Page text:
Solar power leads energy transition pathway amidst Guyana’s oil boom

Solar power generation via photovoltaic (PV) farms is leading the way in the government’s multi-pronged efforts to reduce greenhouse emissions and transition Guyana to sustainable sources of alternative energy.

Solar power generation via photovoltaic (PV) farms is leading the way in the government’s multi-pronged efforts to reduce greenhouse emissions and transition Guyana to sustainable sources of alternative energy.

Guyana’s latest installation of solar power grids across the country has resulted in the reduction of some 3,542 tonnes of carbon dioxide per year, Head of Guyana Energy Agency Dr Mahendra Sharma says.

Since the renewable power integration roll out, Sharma explained, more than 8 Megawatts (MW) of grid-connected and off-grid solar installations have been completed at 442 locations across the country.

Government’s programmes between 2021 and 2022, he said, saw the completion and installation of solar farms at Lethem and Bartica, 28 solar mini-grids, and 29 off-grid locations, totaling 3.415MW of installed capacity benefiting some 52,940 persons. To date, these programmes resulted in an estimated 9,000 tonnes of carbon emissions being reduced from the country’s electricity generation and usage.

According to Sharma, “The integration of renewable energy has resulted in the reduction in the use of fossil fuel and the avoidance of carbon dioxide emissions.”

In this regard, he pointed out that from the recent installation of the 1MW Lethem Solar Grid, the country has been able to to generate 279.7 megawatt-hours of electricity since its commissioning in August 2022, resulting in savings of “72,711 litres of diesel or about 457 drums of diesel and avoiding the emission of 223,728kg carbon dioxide as at Oct 9, 2022.”

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Prime Minister Mark Phillips recently visited the Bartica Solar Farm, which is scheduled to be commissioned by November (Office of the Prime Minister photo)

“The renewable energy projects have been able to demonstrate the practical application of renewable energy technology in the local context and raise public awareness,” Sharma underscored.

Over the last ten years, successive governments have been engaged in an accelerated energy transition programme in the country to meet international climate commitments and increase energy capacity to meet demands by citizens. In addition, government’s accelerated roll out of alternative energy generation also provides the foundation for an expanded network for electricity generation and cheaper electricity. Currently, citizens pay approximately 32US cents hourly per kilowatt, a sum that is way too high, Vice President Bharrat Jagdeo has said. It is the PPP/C’s government aim to reduce the cost of electricity by 50% of the current cost.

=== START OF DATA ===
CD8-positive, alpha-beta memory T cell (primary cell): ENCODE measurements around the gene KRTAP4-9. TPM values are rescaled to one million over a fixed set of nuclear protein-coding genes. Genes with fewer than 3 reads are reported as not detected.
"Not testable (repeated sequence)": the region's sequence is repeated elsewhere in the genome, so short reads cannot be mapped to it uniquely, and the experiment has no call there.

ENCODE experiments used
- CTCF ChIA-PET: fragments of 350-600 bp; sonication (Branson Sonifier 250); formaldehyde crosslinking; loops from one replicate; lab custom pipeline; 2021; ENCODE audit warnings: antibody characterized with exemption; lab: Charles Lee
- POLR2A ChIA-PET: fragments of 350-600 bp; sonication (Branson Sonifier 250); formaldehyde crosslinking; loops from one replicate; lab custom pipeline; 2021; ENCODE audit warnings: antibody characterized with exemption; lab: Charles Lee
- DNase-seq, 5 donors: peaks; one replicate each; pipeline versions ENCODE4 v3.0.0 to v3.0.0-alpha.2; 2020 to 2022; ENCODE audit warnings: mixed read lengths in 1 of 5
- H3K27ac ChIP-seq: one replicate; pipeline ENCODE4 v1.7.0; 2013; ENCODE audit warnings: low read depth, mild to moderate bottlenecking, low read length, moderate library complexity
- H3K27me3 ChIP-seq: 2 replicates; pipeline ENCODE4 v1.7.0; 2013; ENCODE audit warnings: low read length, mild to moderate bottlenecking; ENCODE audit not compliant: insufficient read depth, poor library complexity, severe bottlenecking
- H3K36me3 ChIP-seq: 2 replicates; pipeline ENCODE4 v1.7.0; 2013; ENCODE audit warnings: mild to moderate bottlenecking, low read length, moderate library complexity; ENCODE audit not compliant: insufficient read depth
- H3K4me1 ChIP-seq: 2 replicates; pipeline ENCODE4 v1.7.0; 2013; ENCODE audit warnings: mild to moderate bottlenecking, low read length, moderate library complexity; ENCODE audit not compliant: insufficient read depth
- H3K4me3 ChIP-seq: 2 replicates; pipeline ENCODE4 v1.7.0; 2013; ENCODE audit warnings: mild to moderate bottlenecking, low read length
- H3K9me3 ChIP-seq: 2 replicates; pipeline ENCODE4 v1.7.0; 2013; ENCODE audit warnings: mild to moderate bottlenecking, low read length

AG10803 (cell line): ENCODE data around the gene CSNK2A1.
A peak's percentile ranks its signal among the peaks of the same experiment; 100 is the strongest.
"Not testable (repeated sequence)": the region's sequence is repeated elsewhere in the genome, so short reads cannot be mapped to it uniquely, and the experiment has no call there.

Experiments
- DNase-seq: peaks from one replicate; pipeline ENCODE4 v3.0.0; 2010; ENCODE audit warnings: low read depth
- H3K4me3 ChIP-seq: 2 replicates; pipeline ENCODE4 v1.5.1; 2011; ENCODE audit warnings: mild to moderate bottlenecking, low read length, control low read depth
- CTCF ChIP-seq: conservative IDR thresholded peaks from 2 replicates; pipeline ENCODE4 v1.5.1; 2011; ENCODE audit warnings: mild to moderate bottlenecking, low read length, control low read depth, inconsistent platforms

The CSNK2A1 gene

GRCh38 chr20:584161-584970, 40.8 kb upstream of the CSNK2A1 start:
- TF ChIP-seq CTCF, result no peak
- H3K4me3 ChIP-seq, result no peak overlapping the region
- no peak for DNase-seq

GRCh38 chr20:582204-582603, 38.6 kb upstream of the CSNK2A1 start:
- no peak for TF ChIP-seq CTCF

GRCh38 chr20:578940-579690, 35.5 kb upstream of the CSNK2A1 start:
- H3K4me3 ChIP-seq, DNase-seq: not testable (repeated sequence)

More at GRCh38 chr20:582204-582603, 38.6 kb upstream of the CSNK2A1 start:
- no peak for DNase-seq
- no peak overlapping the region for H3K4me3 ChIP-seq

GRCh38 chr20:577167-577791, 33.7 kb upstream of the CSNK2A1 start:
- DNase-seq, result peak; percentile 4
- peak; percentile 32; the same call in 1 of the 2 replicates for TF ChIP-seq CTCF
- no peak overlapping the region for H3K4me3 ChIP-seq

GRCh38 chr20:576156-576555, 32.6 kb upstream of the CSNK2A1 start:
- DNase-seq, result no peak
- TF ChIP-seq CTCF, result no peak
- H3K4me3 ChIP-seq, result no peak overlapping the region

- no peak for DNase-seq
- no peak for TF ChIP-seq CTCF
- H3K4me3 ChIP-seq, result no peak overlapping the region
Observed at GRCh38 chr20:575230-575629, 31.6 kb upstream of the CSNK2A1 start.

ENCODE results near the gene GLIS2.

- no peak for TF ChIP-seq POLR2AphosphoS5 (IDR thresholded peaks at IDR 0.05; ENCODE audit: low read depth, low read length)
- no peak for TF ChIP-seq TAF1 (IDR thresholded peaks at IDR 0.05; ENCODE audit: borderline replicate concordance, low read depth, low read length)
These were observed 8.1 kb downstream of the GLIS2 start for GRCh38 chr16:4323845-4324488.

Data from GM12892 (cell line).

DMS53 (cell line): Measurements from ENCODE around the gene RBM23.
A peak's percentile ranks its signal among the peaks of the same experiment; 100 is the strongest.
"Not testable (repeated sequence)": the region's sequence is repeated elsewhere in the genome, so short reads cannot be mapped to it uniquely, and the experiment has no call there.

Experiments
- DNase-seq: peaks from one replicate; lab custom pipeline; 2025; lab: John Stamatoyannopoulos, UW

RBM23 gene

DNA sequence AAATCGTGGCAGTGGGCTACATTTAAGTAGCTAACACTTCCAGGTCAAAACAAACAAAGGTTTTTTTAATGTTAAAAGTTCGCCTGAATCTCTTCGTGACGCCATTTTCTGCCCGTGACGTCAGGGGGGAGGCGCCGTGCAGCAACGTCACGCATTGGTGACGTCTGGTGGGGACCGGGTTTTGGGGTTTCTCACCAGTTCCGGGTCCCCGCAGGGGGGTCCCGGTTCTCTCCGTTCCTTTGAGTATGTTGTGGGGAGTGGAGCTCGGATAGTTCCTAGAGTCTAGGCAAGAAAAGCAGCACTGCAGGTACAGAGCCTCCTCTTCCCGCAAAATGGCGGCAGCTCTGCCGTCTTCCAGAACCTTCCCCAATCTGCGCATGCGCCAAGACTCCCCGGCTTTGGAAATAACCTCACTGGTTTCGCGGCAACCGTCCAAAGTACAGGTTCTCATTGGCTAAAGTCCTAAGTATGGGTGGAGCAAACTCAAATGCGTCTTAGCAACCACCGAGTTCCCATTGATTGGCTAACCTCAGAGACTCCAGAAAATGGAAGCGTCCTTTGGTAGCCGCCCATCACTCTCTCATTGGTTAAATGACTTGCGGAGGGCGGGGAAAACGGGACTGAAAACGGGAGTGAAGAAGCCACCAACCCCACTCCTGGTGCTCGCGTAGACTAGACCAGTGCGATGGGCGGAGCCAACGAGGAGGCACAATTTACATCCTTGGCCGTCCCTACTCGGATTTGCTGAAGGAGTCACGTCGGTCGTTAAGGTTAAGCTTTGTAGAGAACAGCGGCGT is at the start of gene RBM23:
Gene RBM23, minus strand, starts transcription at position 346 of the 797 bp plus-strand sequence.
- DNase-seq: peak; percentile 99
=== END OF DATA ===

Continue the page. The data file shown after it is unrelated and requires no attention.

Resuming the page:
With more solar farms expected to come on stream and to be fed into the national grid in the near future, two major townships Lethem, Region Nine and Mabaruma, Region One, are already being powered by solar farms in a hybrid power generation model. By November of this year, a third township, Bartica, in Region Seven, will also have additional power generating capacity when its 1.5 MW solar farm comes on stream.

Adding to this infrastructure,  the office of the Prime Minister signed a contract for the construction of a turnkey 686 kWp solar farm in Mahdia with a local company, Standby Power Engineering Company (SPECOM). The farm will be constructed in Region Eight at a cost of $362.4 million.

Just a month ago, the government announced that it has sealed a deal with the Inter-American Development Bank (IDB) for 33 megawatts (MW) of solar power farms. This deal is being financed by US$83.3 million in funds from Norway, derived from the ground-breaking forest protection accord signed between Georgetown and Oslo in 2009.

The construction of the six new solar farms in Linden, Berbice and Essequibo Coast will pave the way for an additional annual savings of US$9.11 million in fuel consumption.

The three photovoltaic solar farms slated to be constructed in Berbice will be constructed to feed into the Demerara\Berbice Interconnected system. The three farms are expected to generate approximately 16.78GWh annually, which will be fed into the national grid, an announcement of the deal from the Ministry of Finance pointed out.

Consistent power

In Mabaruma, where the first PV solar farm was installed, the off-grid community has seen an increase in power supply from the 4.0 megawatts farm.

Susan Boyer, a resident of the community, explained the hybrid solar farm, which provides approximately 15 hours of electricity per day, has been a great benefit to the commercial district.